Speaking from experience though, this can be a hard place to be. After all if we’re honest about it, isn’t it the “whosoever will let him come” approach that got us here, to a great degree? Sure it is, and that’s why so many of us have a hard time letting go of it. But with growth must come change, or growth can’t continue. Growth without change is actually regression. So if we don’t make changes to maintain the standard we’ve worked so hard to attain we are destined to see that progress began to deteriorate.
Honestly though, most of us just don’t want to think about an audition process or anything that looks like one, because we don’t want to hurt anyone’s feelings or embarrass anyone. For a short time we held auditions for lead parts-for new leaders who had never lead a song before only- and I can tell you first hand it can be heart-breaking to tell someone no who really wants to do it. But with some thought, advice and planning, most music ministries can implement some kind of program to help maintain a certain standard of excellence and still not feel like they’re constantly turning people away. Which leads us to:
So once you’ve decided it’s definitely time to put something in place it’s time to figure out how it will work. What does the audition or evaluation process consist of? Do you put it in place for every department or just some of them? My good friends Stacy and Ve’Ronica, who both attend large churches where audition processes are already in place, shared some great insight on how they do it.
Stacy explained theirs this way. “It’s usually Amazing Grace that has to be sung for the first round of auditions. If you make it to the second round then you have to do a vocal test…. a key is played on the keyboard and you have to sing back what you hear. Once you make it past that part, then you have to have an interview. They need to get to know you. Being in a choir isn’t singing only, it’s ministry and it’s more than just knowing how to sing or having a love of singing”.
I love this. It’s very simple and it establishes the presence of key attributes people should have if they want to be a part of music ministry. Like a basic level of vocal ability. The new member is asked to sing a simple song, and then they’re tested for the ability to match pitch. In my own evaluation process I might do the pitch test as the first round, and then if they can do that, ask them to sing a simple song. But the interview is something all churches can certainly do. It’s important to try to understand why someone wants to be a member, and that they understand the work and commitment it takes. They should understand that it’s ministry, and that it goes way beyond just singing every Sunday. In fact in the interview process it’s probably a good idea to try to “un-glamorize” being a part of the music ministry as much as possible. New hopefuls need to understand what it really takes behind the scenes to produce what they stand up and clap to on Sunday morning.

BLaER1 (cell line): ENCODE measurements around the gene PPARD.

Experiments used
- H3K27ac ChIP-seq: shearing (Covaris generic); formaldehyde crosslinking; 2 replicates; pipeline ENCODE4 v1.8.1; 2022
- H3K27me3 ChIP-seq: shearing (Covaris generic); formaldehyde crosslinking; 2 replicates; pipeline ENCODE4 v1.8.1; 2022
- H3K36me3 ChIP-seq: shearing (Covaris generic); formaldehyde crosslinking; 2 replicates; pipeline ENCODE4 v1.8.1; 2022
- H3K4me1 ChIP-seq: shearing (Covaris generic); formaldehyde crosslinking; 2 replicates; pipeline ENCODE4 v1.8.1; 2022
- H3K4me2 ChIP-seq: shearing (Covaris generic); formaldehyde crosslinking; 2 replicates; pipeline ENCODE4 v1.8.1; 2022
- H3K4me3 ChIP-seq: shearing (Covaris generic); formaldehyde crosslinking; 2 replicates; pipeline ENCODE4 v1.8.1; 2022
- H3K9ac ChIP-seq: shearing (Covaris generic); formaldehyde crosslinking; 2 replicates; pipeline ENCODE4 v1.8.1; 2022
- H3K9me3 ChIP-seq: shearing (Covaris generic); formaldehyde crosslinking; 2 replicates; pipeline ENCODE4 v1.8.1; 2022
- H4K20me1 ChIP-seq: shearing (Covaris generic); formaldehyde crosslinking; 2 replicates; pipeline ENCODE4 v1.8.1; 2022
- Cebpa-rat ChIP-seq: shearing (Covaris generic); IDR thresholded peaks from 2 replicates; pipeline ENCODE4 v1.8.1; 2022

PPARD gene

Ve’Ronica explained how her church only holds auditions for certain departments or positions, which is another great idea: “ I am in a large church and yes you do have to audition for the praise team, band, and all soloist. But anyone can be in the choir.”
If your choir is large enough that every section has several members, this method makes a lot of sense. It insures key positions like the band, the praise team and lead vocals all have qualified, capable people in them. But it also insures that your ministry can still continue to have some aspect of an open door policy and keep growing. Something as simple as a quick pitch test may be all that’s needed as your audition process to simply be a part of the choir. But if your choir is large enough you may decide you don’t even need that.
I mentioned earlier that a few years back at our church we held auditions for new leaders who had never done lead vocals before but wanted to lead a song. The process taught us a lot. It was a trying experience, honestly. Having been the one charged with making the final decision it was tough when that decision needed to be no. But it was even harder on the person who had to audition. Auditions are hard enough, but when you’re told no it can be pretty heart-breaking. We all hated the feeling it left us with afterward.
So after putting my head together with my minister of music and my choir president we decided to make some changes to the way we approach the process. We decided that rather than say “no” to people who were not quite there yet, we would simply say yes with the condition of personal coaching with me. This way we can allow people are already in the choir to step up and lead songs and still maintain some standard. In fact we stopped even calling it an “audition”. Then we went back and gave coaching to everyone we originally passed on and they all went on to become song leaders. If your’re in a similar position at your church, where you know you need to do something but the thought of holding auditions and saying no to people just doesn’t feel right, this is a valid option to consider.
For joining the choir could do a simple pitch matching test like Stacy’s church. For graduating to leading a song you could require an audition if the person is new to leading songs. Assuming the person was good enough to get past the pitch test and join, almost everyone can be coached to lead a song. So if the person is on pitch but not quite where they need to be for lead vocals you could simply say yes with the condition they take a couple of hours of style coaching with me to work on the song. In this way I can help support your church’s music ministry by helping you keep growing while still maintaining the standard of excellence.
No matter what stage your church’s music ministry is at right now, the quality and standard of excellence in that music ministry is something you have to think about and address if your music ministry is to effectively and positively impact your church’s ministry as a whole. Does your church music ministry have an audition or evaluation process? Please comment below and share it with everyone.
Special thanks to my Facebook Family for their insight on this one. Love you guys!